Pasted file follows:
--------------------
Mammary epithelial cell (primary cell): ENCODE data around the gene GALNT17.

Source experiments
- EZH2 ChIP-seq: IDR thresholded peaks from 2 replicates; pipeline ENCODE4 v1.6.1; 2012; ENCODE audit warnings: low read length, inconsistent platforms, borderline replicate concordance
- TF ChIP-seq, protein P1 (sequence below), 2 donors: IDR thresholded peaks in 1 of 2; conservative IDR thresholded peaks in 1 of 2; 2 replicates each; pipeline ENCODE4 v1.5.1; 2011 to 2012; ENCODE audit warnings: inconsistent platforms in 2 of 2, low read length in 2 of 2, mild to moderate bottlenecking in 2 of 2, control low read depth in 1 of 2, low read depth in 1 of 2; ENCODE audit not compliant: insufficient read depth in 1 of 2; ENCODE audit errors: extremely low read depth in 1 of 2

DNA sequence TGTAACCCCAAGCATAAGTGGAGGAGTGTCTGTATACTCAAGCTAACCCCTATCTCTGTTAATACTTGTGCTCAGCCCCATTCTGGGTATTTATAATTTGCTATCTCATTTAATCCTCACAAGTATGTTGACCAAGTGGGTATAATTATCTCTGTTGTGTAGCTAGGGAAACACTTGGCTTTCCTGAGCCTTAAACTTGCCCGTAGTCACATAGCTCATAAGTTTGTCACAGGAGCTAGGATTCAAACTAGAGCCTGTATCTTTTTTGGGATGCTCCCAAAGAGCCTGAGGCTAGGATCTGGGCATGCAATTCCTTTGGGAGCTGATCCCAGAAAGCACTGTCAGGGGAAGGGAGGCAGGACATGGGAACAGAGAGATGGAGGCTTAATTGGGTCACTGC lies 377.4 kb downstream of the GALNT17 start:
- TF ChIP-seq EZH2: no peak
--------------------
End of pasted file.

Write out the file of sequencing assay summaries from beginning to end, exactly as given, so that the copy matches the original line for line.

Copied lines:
Mammary epithelial cell (primary cell): ENCODE data around the gene GALNT17.

Source experiments
- EZH2 ChIP-seq: IDR thresholded peaks from 2 replicates; pipeline ENCODE4 v1.6.1; 2012; ENCODE audit warnings: low read length, inconsistent platforms, borderline replicate concordance
- TF ChIP-seq, protein P1 (sequence below), 2 donors: IDR thresholded peaks in 1 of 2; conservative IDR thresholded peaks in 1 of 2; 2 replicates each; pipeline ENCODE4 v1.5.1; 2011 to 2012; ENCODE audit warnings: inconsistent platforms in 2 of 2, low read length in 2 of 2, mild to moderate bottlenecking in 2 of 2, control low read depth in 1 of 2, low read depth in 1 of 2; ENCODE audit not compliant: insufficient read depth in 1 of 2; ENCODE audit errors: extremely low read depth in 1 of 2

DNA sequence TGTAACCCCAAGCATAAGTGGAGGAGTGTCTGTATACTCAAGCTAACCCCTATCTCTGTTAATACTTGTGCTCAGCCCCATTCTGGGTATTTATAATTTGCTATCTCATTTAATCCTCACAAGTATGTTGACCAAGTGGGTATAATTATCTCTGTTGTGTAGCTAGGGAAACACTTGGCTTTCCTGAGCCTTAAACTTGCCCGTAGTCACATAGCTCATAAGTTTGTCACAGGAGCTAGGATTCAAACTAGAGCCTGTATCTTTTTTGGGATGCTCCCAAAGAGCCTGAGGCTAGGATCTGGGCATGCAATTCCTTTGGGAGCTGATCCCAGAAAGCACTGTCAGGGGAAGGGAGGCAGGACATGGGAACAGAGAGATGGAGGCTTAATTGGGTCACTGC lies 377.4 kb downstream of the GALNT17 start:
- TF ChIP-seq EZH2: no peak